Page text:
Often, in cases that Mr. Shapiro has dealt with regarding Islamic law and mahr agreements, the court will refer to other, similar cases in explaining their determination of what should be deemed the appropriate action regarding the couple involved, and any contracts or agreements that they may have entered into. In the case mentioned above, the court brought attention to an additional case wherein a mahr agreement was signed and executed in the state of New York, while under Islamic law under the supervision of an Imam. In the case mentioned, the wife, when divorcing her partner - sought out payment of the agreed mahr, and the court found that the parties had taken part in creating an enforceable and legal contract that satisfied the requirements established to ensure that the mahr should be paid at the end of the legal relationship. Additionally - the court also drew attention to a different case, in which a ceremony was performed in New Jersey, in front of an Imam. In that case, those signatures were witnessed, and the videotape showed parties reading and signing the mahr voluntarily, the mahr could not be enforced because it took place after the marriage, and did not therefore apply as a prenuptial agreement under the law of New Jersey.

In the case concerning OY v AG, the court noted that the husband had not confirmed that the mahr could actually be enforced under the laws and regulations of New York. In this particular case, the mahr was also not signed by the plaintiff, but was instead signed by her uncle as proxy. The court explained that if this was consistent with the Egyptian civil law, wherein the mahr agreement took place, or Islamic law - even though the wife's uncle signed it, rather than her, the defendant would need to provide proof to show that. Similarly, citing an additional case, the court explained that a mahr can only be deemed as enforceable if it is properly authenticated under the laws of New York. In this particular case, the amount related to a very small benefit of only $131. Because of this, the court found no valid reason to expend effort and time attempting to prove the validity of the mahr, as well as whether or not it would be considered enforceable in New York.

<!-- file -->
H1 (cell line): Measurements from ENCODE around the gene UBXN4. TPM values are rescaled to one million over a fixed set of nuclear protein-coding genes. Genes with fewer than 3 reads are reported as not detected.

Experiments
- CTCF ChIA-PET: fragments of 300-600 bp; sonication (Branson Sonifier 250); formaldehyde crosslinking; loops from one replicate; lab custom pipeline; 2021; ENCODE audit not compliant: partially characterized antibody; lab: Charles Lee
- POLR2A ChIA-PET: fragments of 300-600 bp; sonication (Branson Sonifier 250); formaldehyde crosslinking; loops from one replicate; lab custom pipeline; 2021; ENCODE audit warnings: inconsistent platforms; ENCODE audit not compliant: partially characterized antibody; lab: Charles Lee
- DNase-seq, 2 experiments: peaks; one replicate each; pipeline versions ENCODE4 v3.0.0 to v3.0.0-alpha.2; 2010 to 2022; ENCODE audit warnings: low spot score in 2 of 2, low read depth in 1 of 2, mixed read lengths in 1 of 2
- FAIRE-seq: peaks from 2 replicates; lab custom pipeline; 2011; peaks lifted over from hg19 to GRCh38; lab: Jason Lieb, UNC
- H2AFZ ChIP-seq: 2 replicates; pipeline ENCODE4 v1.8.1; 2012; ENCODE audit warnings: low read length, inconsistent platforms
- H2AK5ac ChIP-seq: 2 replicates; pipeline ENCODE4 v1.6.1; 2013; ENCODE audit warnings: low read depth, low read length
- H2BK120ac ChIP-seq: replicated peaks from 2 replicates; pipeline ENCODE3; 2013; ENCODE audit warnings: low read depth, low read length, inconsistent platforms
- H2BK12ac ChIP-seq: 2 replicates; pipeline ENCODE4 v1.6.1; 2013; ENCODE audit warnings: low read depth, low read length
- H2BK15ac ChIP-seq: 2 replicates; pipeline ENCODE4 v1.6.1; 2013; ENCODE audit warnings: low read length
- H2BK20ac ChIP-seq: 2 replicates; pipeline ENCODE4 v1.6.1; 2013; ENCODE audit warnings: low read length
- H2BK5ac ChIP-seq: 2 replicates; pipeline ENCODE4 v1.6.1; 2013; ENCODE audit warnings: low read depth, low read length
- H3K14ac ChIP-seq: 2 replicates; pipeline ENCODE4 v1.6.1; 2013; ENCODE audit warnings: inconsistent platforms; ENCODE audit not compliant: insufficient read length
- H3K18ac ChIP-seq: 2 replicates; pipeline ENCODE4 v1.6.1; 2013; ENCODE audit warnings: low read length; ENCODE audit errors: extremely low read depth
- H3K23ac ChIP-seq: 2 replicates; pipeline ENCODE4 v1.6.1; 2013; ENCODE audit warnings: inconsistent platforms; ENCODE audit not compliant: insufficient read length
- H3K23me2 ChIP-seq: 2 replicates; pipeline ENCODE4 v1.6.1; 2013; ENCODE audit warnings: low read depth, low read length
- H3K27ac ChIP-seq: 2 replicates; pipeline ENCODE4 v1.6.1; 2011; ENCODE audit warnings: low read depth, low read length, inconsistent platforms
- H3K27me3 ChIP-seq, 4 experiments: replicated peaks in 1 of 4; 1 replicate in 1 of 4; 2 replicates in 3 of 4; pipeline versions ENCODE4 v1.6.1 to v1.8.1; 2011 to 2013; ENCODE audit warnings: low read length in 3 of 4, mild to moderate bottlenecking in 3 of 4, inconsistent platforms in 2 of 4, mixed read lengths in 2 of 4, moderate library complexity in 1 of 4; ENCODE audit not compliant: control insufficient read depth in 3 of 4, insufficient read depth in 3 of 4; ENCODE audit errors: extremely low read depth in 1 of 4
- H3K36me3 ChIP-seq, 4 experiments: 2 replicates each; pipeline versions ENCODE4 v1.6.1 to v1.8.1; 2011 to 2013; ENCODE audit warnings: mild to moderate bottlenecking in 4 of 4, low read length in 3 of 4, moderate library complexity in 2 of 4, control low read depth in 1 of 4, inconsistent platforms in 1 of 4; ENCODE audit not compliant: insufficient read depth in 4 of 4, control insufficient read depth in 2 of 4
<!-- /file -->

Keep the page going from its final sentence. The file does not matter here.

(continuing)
Despite the outcome of this case, it's important to ensure you're fully aware of the laws in your state if you want to pursue your best interests during a divorce case, or any other case associated with family law. Those attempting to enforce a marital agreement during divorce proceedings within New York, may benefit by seeking the friendly and expert advice of Darren M. Shapiro, either via our online form, or at 516-333-6555.